19 pages • 38 minutes readNaomi Shihab Nye
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“The Words Under the Words” is a poem by Naomi Shihab Nye and the title poem of her collection Words Under the Words: Selected Poems (Far Corner Books, 1995). It begins with a dedication to her grandmother—“for Sitti Khadra, north of Jerusalem”—who had recently died at the age of 106 when Nye wrote the poem. The piece is a variation of a blazon, a type of poem that venerates a beloved person by separately praising different parts of them. The speaker describes how her grandmother’s faith shaped her life and helped her to sustain hope and love in the face of war, social unrest, and the loss of her family members to death and displacement. It is both a personal poem and a political poem, shining a spotlight on the lives of normal Palestinians who have been affected by war. It is one of many works Shihab Nye has written about her extended family from the Middle East, including a children’s picture book, Sitti’s Secrets (Aladdin Picture Books 1994), based on her experiences living with her grandmother as an adolescent. Shihab Nye’s book of poems, The Words Under the Words, displays a photo of her grandmother on the cover.
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Naomi Shihab Nye was born in St. Louis, Missouri on March 12, 1952, and lived there until she was 14. Her mother was a Swiss-German Montessori school teacher and her father was a refugee from Palestine.
She encountered poetry early when she watched Carl Sandburg read a poem on television, an experience she says stuck with her from then on. She began writing poetry at the age of six.
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When Nye was 14, the family lived a year in the West Bank in Palestine, caring for her grandmother, who became an important influence in her life. She eventually wrote several books—a novel, children’s book, and poetry collection—in this setting.
Her family resettled in San Antonio, Texas in 1967 just before the Six-Day War. In high-school Nye was editor of her school’s literary magazine.
After graduating from Trinity University with a B.A. in English and World Religions, Nye taught through the Texas Commission on the Arts. She continues to work mainly with children, but also teaches creative writing at Texas State University. She says some of her strongest influences are W.S. Merwin, Lucille Clifton, Kate Barnes, Jane Mayhell, and William Stafford, with whom she studied poetry.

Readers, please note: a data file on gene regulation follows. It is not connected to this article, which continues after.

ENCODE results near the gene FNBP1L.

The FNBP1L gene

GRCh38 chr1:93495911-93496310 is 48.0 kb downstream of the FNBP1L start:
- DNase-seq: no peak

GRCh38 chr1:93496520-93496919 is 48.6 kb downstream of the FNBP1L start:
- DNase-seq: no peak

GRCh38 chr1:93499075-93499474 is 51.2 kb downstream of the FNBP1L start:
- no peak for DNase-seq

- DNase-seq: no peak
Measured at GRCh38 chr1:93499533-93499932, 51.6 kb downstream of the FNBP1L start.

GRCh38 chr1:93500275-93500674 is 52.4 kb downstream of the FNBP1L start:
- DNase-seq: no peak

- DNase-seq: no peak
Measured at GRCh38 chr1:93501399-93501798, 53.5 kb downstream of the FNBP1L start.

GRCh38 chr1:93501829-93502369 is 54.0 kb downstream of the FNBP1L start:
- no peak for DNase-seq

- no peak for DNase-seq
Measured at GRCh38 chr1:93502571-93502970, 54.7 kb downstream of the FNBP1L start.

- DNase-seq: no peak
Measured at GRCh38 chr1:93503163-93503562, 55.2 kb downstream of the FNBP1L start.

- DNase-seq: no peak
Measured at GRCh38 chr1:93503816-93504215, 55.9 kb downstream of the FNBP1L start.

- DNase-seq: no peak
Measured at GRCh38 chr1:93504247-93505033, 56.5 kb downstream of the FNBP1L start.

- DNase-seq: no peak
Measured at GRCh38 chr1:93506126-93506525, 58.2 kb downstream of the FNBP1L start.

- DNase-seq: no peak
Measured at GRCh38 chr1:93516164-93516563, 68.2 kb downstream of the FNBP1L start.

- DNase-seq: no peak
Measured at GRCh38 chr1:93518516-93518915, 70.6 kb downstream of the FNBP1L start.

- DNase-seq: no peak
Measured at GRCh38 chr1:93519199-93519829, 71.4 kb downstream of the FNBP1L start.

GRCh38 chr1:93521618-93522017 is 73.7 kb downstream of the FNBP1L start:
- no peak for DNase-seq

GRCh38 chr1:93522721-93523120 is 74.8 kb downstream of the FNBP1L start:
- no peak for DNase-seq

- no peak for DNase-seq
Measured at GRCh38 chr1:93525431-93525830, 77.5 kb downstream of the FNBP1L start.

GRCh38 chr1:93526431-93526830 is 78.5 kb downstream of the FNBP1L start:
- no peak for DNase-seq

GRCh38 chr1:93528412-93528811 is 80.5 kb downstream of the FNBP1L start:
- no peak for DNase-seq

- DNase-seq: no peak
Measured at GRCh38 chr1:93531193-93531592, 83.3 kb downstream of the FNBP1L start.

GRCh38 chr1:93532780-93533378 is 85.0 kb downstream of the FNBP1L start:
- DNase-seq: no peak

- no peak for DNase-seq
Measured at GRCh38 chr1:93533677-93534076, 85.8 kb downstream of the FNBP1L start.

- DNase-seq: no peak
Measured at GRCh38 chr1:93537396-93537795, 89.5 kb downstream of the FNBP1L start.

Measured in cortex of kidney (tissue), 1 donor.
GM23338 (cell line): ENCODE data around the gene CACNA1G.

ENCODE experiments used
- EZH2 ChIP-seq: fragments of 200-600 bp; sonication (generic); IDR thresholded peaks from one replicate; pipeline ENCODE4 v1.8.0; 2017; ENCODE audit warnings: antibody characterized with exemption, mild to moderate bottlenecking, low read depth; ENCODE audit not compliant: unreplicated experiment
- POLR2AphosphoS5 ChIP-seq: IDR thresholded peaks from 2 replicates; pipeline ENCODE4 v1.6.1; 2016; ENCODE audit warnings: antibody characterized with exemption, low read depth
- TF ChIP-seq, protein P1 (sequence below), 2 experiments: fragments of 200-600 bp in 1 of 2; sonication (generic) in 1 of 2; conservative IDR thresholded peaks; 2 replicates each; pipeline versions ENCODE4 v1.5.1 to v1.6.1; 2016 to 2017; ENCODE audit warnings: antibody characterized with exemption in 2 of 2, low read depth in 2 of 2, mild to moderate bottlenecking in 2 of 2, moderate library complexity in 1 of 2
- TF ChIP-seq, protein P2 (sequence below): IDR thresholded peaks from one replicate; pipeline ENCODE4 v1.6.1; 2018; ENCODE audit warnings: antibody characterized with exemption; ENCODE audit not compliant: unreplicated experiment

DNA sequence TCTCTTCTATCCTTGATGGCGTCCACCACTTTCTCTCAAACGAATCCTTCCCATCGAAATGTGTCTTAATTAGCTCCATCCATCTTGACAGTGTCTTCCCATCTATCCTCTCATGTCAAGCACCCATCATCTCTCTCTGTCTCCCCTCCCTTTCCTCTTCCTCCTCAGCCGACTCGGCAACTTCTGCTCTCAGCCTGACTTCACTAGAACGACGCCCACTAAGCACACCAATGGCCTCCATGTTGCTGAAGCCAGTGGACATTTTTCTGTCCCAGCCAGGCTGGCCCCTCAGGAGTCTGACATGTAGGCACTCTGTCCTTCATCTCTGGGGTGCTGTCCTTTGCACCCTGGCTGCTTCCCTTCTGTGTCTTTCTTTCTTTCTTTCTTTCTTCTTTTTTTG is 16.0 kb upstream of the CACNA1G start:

The highly accomplished Nye is a poet, songwriter, novelist, essayist, editor of various anthologies, and an educator and spokesperson for peace. Her books include 13 collections of adult poetry, seven books of children’s poetry, and three novels. She is also credited as being the editor of six poetry collections.
Naomi Shihab, Nye. “The Words Under the Words.” 1995. Poetry Foundation.
The poem opens with an acknowledgement, “for Sitti Khadra, north of Jerusalem.” “Sitti” is the Arabic word for grandmother. The poem is openly autobiographical.
In the first stanza, the speaker describes her grandmother’s hands and what they could do: “recognize grapes, / the damp shine of a goat’s new skin” (Lines 1-2). She says the hands “followed” (Line 3) her when she was sick and helped her when she had a fever by “covering [her] head like cool prayers” (Line 5).
In stanza two, the speaker moves from describing her grandmother’s hands to describing her grandmother’s “days” (Line 6) and what she would do each day as part of her routine, such as “slow baking” (Line 7) bread. She describes her grandmother waiting for the bread to bake as she watches a “strange car / circle the streets” (Lines 8-9), and wonders if it is “her son, / lost to America” (Lines 9-10). Instead the cars usually contain “tourists, / who kneel and weep at mysterious shrines” (Lines 10-11). The grandmother in this poem knows she won’t get a letter from her distant family very often, but when one does arrive, she treats it like “a miracle” (Line 14). Someone who is able, reads the letter “again and again / in the dim evening light” (Lines 15-16).
In the third stanza, the speaker describes her grandmother’s voice, which “says nothing can surprise her” (Line 17). The grandmother tells people to “Take her the shotgun wound and the crippled baby.” (Line 18) The speaker focuses again on voices, this time those of her and her family: “our voices are short / and would get lost on the journey” (Lines 20-21) to get to the grandmother. The grandmother uses her voice to say “Farewell to the husband’s coat, / the ones she has loved and nourished, / who fly from her like seeds into a deep sky.” (Lines 22-24) Presumably the ones “who fly from her” (Line 24) include the speaker’s own father who is “lost to America”, (Line 10) as well as those who have passed away. The speaker expresses this in the next line, “They will plant themselves. We will all die” (Line 25).
In the fourth and final stanza, the speaker focuses on her “grandmother’s eyes” (Line 26), which “say Allah is everywhere, even in death” (Line 26). When her grandmother speaks about seemingly everyday things, like “the orchard and the new olive press” (Line 27), she is invoking Allah, the Arabic word for God. She is also thinking about Allah when she tells the stories of “Joha” (Line 28), who is the character in Arabic folktales who has “foolish wisdoms” (Line 28).
The poem ends with a quote, “Answer, if you hear the words under the words—” (Line 30). This means that underneath the words for ordinary things, there is another word—God or Allah. If you don’t think of it this way though, “it is just a world with a lot of rough edges, / difficult to get through, and our pockets full of stones” (Lines 31-32).
By Naomi Shihab Nye